AIDS International Conference 2012: A Q&A with Diane Havlir
The XIX International AIDS Conference is taking place in Washington, D.C., this week at a pivotal point in the prevention and treatment of the disease. The World Health Organization on Friday recommended using antiretroviral medicines to try to prevent the infection in people who do not have HIV but are at high risk of transmission. The recommendation is based on recent research that found the drugs effective for many people. And, the International Antiviral Society has recommended treating all patients diagnosed with HIV with antiretroviral drugs, rather than waiting for levels of the virus to reach a certain point. Earlier treatment may help prevent certain diseases associated with HIV, including cancer, heart and kidney disease.
In advance of the meeting, Conference Co-Chair Diane Havlir, MD, chief of the HIV/AIDS division at San Francisco General Hospital and professor of medicine at the University of California, San Francisco, sat down with UCSF science writer Jason Bardi to talk about the pivotal research and global commitments being discussed in meeting sessions and hallway conversations in Washington, D.C., this week. Here are some key excerpts from that conversation, which originally ran on the UCSF News Center website.
Jason Bardi: What can we expect at the AIDS 2012 conference?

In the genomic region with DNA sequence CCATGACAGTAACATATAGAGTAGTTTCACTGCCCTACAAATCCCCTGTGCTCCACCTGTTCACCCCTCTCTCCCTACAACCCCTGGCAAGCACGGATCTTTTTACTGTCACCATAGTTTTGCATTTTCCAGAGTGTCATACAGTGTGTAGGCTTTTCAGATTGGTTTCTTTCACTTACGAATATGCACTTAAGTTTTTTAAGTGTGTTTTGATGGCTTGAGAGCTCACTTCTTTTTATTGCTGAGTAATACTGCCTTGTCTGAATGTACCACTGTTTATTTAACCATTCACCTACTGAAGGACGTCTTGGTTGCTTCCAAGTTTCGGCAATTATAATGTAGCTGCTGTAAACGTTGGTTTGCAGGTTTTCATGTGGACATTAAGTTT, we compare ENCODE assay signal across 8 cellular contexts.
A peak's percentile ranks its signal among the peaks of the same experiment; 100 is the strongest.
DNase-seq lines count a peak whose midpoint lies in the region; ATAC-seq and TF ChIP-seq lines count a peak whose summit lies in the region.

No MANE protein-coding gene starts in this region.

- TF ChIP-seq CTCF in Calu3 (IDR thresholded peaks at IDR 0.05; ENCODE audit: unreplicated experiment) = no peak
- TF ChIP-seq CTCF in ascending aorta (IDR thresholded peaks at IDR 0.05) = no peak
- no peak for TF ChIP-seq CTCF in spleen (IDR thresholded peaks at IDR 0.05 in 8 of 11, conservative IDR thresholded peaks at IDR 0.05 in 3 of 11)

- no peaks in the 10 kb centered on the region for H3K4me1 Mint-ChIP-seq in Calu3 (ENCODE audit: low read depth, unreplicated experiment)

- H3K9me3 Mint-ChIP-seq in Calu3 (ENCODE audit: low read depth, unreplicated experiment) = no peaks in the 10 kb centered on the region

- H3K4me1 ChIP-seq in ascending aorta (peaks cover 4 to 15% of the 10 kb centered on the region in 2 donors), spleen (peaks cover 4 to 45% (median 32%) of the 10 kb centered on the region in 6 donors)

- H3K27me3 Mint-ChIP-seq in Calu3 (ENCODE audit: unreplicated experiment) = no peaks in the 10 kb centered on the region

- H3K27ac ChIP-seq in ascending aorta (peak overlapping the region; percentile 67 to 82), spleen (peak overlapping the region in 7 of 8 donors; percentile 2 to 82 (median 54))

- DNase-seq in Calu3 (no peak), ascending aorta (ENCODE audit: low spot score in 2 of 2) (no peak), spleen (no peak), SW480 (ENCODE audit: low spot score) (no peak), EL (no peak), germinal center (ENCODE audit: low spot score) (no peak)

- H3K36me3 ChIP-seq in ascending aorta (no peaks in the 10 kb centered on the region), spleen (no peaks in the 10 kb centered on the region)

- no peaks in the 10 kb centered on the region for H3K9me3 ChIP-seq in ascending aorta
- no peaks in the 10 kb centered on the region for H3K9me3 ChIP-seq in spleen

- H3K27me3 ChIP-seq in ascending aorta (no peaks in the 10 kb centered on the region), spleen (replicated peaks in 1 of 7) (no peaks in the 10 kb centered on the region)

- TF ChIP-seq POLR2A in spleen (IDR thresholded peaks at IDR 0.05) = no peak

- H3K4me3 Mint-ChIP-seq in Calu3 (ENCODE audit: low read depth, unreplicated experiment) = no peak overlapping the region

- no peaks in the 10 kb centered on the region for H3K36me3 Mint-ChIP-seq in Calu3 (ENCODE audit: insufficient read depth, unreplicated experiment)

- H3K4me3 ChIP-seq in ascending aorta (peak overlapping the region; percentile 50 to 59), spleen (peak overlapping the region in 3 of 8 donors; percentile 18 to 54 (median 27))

Dr. Havlir: Over the last couple of years, we’ve had breakthroughs in AIDS, mostly in the prevention area which include treatment as prevention, adult male circumcision having sustained benefits, pre-exposure prophylaxis, and data showing that early treatment benefits the individual. So, the big theme at AIDS 2012 is about how we begin to end the AIDS epidemic. The conference theme is “Turning the Tide Together,” and there is going to be emphasis on the how: how are we going to start to begin the end the AIDS epidemic? And there’s going to be emphasis on the together: who’s going to finance this, and what partners do we need to bring to the table? The way I like to explain it is that we need to think about the short- and medium-term strategies and the long-term strategies.
Jason Bardi: Your research group at UCSF is presenting quite a lot of research at the conference. Can you talk about some of the highlights?
Dr. Havlir: Sure, I would love to. When we talk about beginning to end the AIDS epidemic, one of the predominant strategies that we are looking at is something called test and treat. What that means is that we find people who are HIV infected, and we offer them treatment. It seems rather basic and simple, and it is. But the benefit serves a dual purpose. First and foremost, by putting people on treatment, we preserve their health. Now we know there’s a huge secondary benefit of putting people on treatment and that is reducing forward transmission of HIV.
An average person untreated with HIV has about 10,000 viral particles in about a teaspoon of blood. We can reduce that to a level that’s undetectable, and a person with undetectable virus has less of a chance of transmitting that virus forward. So we find people and test and treat.
In San Francisco, two years ago here in our clinic, we were the first clinic in the world to offer treatment to everyone which then became adopted as our public health policy — to offer treatment to everyone regardless of the CD4 cell count.
What we had done in the past is would wait for peoples’ T (CD4) cells to fall down until they had gotten to a certain level of their illness, in order to avoid toxicities of the drugs, and then we would start HIV therapy. Well, now we know the virus is doing harm and destruction even earlier. And the harm of the virus, the toxicity of the virus, outweighs the toxicity of the medicines.